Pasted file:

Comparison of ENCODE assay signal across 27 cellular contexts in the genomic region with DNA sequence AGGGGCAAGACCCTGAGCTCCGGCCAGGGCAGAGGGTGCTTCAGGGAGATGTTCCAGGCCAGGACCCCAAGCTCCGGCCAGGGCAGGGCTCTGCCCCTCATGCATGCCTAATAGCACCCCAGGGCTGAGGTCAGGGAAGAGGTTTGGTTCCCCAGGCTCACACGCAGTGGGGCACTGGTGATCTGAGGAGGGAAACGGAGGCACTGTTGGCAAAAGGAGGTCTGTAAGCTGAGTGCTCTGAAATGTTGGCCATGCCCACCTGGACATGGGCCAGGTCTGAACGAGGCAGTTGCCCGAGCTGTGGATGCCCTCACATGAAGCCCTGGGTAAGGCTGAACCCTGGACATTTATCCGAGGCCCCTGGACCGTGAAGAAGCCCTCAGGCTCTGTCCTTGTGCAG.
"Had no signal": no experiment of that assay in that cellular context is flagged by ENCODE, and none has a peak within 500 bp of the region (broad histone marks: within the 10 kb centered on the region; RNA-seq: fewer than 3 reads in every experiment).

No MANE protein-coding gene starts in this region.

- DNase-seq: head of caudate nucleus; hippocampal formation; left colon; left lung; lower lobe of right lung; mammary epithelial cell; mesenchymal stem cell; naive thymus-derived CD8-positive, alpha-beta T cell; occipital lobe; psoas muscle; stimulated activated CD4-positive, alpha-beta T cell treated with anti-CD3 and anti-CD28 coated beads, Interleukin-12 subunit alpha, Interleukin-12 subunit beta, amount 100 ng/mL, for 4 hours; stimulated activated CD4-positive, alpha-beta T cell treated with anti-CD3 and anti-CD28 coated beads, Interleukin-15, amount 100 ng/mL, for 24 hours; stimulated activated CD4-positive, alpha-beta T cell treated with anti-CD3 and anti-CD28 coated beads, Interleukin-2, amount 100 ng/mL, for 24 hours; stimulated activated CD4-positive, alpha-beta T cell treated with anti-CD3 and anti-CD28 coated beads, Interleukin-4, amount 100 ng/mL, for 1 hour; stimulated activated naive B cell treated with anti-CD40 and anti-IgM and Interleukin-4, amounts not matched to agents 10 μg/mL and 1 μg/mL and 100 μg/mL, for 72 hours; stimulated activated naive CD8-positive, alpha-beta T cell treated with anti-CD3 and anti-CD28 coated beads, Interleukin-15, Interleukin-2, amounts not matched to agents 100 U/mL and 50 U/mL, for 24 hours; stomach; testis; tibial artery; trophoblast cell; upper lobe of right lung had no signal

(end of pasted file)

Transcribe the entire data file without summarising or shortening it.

Comparison of ENCODE assay signal across 27 cellular contexts in the genomic region with DNA sequence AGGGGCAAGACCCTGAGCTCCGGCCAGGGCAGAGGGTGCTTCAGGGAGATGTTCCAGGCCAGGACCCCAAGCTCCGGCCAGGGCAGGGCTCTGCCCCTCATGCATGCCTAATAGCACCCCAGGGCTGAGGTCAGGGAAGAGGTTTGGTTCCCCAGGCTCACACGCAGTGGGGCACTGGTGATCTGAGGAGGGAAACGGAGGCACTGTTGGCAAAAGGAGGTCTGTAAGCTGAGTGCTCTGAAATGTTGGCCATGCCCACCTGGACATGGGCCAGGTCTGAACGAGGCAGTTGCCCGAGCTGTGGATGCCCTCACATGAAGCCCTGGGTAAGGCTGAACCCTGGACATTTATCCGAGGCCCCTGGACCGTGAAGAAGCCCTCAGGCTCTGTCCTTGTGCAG.
"Had no signal": no experiment of that assay in that cellular context is flagged by ENCODE, and none has a peak within 500 bp of the region (broad histone marks: within the 10 kb centered on the region; RNA-seq: fewer than 3 reads in every experiment).

No MANE protein-coding gene starts in this region.

- DNase-seq: head of caudate nucleus; hippocampal formation; left colon; left lung; lower lobe of right lung; mammary epithelial cell; mesenchymal stem cell; naive thymus-derived CD8-positive, alpha-beta T cell; occipital lobe; psoas muscle; stimulated activated CD4-positive, alpha-beta T cell treated with anti-CD3 and anti-CD28 coated beads, Interleukin-12 subunit alpha, Interleukin-12 subunit beta, amount 100 ng/mL, for 4 hours; stimulated activated CD4-positive, alpha-beta T cell treated with anti-CD3 and anti-CD28 coated beads, Interleukin-15, amount 100 ng/mL, for 24 hours; stimulated activated CD4-positive, alpha-beta T cell treated with anti-CD3 and anti-CD28 coated beads, Interleukin-2, amount 100 ng/mL, for 24 hours; stimulated activated CD4-positive, alpha-beta T cell treated with anti-CD3 and anti-CD28 coated beads, Interleukin-4, amount 100 ng/mL, for 1 hour; stimulated activated naive B cell treated with anti-CD40 and anti-IgM and Interleukin-4, amounts not matched to agents 10 μg/mL and 1 μg/mL and 100 μg/mL, for 72 hours; stimulated activated naive CD8-positive, alpha-beta T cell treated with anti-CD3 and anti-CD28 coated beads, Interleukin-15, Interleukin-2, amounts not matched to agents 100 U/mL and 50 U/mL, for 24 hours; stomach; testis; tibial artery; trophoblast cell; upper lobe of right lung had no signal